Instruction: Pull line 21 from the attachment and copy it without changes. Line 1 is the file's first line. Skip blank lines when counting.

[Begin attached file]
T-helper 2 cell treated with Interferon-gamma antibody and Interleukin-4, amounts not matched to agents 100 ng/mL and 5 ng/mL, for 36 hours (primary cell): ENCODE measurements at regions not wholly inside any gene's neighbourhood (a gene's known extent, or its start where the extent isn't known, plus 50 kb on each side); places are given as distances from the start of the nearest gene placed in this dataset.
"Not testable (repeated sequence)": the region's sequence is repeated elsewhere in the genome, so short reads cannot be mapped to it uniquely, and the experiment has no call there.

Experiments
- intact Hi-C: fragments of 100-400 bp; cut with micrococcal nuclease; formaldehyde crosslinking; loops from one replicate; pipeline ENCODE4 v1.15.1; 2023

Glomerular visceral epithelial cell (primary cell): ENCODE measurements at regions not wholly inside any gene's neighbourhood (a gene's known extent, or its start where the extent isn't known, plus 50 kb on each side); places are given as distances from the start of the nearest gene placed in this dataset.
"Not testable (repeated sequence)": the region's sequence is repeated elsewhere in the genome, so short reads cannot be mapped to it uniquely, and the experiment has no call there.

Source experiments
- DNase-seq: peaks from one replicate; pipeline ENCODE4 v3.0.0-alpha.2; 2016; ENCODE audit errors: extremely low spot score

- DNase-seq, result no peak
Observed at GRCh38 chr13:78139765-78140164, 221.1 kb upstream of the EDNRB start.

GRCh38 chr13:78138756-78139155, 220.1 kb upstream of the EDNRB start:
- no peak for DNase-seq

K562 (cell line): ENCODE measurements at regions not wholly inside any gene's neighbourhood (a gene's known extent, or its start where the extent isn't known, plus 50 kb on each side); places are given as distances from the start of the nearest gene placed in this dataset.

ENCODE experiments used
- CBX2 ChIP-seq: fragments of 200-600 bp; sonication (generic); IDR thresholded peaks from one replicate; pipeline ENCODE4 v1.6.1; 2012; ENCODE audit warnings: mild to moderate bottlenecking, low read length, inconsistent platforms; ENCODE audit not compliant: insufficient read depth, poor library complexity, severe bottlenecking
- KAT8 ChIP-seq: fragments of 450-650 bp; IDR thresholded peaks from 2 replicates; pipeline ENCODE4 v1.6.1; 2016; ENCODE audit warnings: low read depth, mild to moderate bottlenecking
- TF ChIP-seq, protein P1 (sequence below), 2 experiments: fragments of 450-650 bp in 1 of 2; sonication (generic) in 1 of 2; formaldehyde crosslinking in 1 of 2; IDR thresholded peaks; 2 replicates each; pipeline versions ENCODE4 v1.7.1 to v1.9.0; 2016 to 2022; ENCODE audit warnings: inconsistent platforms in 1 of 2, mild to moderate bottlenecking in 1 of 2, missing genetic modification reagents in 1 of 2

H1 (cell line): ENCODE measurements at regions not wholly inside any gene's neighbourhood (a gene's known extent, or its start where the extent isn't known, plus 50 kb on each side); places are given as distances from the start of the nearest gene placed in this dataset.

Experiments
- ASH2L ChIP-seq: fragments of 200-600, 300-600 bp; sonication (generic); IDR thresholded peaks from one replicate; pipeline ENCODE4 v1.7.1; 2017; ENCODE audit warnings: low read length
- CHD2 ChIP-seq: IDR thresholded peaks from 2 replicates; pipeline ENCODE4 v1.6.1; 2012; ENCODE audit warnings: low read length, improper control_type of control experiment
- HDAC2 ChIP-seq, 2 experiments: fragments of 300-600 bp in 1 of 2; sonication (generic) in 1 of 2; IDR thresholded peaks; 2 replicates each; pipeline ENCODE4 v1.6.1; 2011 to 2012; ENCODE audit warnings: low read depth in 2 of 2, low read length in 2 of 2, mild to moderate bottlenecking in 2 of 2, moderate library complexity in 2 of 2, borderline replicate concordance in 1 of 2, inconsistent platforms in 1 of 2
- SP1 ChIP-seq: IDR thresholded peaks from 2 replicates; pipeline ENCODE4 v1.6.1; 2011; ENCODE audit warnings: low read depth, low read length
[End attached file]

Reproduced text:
- CHD2 ChIP-seq: IDR thresholded peaks from 2 replicates; pipeline ENCODE4 v1.6.1; 2012; ENCODE audit warnings: low read length, improper control_type of control experiment